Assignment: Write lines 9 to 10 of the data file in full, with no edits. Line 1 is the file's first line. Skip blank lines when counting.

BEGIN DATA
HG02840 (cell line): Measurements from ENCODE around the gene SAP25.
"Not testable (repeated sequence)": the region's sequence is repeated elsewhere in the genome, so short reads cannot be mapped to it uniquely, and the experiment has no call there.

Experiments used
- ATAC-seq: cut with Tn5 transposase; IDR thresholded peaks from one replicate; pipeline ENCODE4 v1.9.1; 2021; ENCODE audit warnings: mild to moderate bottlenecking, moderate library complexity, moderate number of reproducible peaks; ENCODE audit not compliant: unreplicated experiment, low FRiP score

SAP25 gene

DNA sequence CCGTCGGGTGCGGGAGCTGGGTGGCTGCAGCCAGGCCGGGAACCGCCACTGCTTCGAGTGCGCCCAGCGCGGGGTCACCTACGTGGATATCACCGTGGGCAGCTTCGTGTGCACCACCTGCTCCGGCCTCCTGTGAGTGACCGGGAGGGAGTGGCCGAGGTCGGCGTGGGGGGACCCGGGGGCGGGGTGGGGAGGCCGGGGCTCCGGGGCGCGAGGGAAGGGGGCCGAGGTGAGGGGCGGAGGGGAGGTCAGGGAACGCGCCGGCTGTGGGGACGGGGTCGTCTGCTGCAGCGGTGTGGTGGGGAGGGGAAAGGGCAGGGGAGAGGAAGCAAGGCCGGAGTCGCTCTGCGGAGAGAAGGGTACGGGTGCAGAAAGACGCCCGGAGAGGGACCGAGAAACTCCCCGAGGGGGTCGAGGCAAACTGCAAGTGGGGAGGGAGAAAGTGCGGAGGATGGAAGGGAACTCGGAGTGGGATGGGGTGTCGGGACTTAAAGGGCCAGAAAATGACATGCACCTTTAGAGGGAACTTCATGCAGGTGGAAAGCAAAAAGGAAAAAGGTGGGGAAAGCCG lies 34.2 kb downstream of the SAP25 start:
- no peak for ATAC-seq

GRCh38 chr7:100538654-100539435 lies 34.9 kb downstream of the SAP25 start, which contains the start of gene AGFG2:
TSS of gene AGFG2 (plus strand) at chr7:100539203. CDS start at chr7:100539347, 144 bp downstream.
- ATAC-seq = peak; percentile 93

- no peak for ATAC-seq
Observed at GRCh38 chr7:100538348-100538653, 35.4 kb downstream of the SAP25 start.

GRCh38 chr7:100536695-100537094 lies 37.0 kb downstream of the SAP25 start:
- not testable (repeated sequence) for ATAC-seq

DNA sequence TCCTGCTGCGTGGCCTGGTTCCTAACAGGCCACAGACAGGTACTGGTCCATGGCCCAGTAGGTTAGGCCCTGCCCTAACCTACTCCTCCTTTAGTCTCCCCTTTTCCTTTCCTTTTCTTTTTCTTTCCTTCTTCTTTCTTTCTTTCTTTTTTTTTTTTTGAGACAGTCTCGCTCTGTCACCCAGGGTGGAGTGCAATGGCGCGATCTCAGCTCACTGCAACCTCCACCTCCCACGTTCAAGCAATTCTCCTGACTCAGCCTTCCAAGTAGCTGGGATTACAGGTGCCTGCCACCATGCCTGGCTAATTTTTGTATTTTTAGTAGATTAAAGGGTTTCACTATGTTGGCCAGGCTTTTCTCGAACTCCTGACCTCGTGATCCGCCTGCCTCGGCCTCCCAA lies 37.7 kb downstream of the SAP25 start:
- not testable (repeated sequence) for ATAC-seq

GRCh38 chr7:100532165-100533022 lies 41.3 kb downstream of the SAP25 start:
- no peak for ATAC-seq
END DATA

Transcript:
TSS of gene AGFG2 (plus strand) at chr7:100539203. CDS start at chr7:100539347, 144 bp downstream.
- ATAC-seq = peak; percentile 93